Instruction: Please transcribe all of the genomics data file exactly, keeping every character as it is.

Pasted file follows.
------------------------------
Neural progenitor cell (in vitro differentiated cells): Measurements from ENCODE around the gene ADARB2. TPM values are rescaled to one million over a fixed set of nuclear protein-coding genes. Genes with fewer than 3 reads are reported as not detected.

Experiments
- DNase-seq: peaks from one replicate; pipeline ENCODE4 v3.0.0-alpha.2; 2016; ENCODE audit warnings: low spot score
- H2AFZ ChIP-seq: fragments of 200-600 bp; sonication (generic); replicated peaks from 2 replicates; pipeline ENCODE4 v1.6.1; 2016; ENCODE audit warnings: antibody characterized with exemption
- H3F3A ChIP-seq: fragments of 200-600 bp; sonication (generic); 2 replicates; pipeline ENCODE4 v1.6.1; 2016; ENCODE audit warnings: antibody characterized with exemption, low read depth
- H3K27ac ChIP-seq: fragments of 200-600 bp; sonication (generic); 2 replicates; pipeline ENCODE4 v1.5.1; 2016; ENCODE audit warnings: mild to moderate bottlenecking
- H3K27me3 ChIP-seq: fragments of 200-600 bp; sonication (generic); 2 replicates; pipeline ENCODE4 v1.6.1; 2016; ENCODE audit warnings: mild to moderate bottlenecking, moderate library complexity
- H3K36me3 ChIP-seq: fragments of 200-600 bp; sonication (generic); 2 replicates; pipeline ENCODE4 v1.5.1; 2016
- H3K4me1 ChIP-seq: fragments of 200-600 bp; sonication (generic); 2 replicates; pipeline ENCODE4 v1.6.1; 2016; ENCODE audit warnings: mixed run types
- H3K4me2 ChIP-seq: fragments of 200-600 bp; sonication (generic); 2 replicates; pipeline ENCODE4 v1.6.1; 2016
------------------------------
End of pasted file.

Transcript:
Neural progenitor cell (in vitro differentiated cells): Measurements from ENCODE around the gene ADARB2. TPM values are rescaled to one million over a fixed set of nuclear protein-coding genes. Genes with fewer than 3 reads are reported as not detected.

Experiments
- DNase-seq: peaks from one replicate; pipeline ENCODE4 v3.0.0-alpha.2; 2016; ENCODE audit warnings: low spot score
- H2AFZ ChIP-seq: fragments of 200-600 bp; sonication (generic); replicated peaks from 2 replicates; pipeline ENCODE4 v1.6.1; 2016; ENCODE audit warnings: antibody characterized with exemption
- H3F3A ChIP-seq: fragments of 200-600 bp; sonication (generic); 2 replicates; pipeline ENCODE4 v1.6.1; 2016; ENCODE audit warnings: antibody characterized with exemption, low read depth
- H3K27ac ChIP-seq: fragments of 200-600 bp; sonication (generic); 2 replicates; pipeline ENCODE4 v1.5.1; 2016; ENCODE audit warnings: mild to moderate bottlenecking
- H3K27me3 ChIP-seq: fragments of 200-600 bp; sonication (generic); 2 replicates; pipeline ENCODE4 v1.6.1; 2016; ENCODE audit warnings: mild to moderate bottlenecking, moderate library complexity
- H3K36me3 ChIP-seq: fragments of 200-600 bp; sonication (generic); 2 replicates; pipeline ENCODE4 v1.5.1; 2016
- H3K4me1 ChIP-seq: fragments of 200-600 bp; sonication (generic); 2 replicates; pipeline ENCODE4 v1.6.1; 2016; ENCODE audit warnings: mixed run types
- H3K4me2 ChIP-seq: fragments of 200-600 bp; sonication (generic); 2 replicates; pipeline ENCODE4 v1.6.1; 2016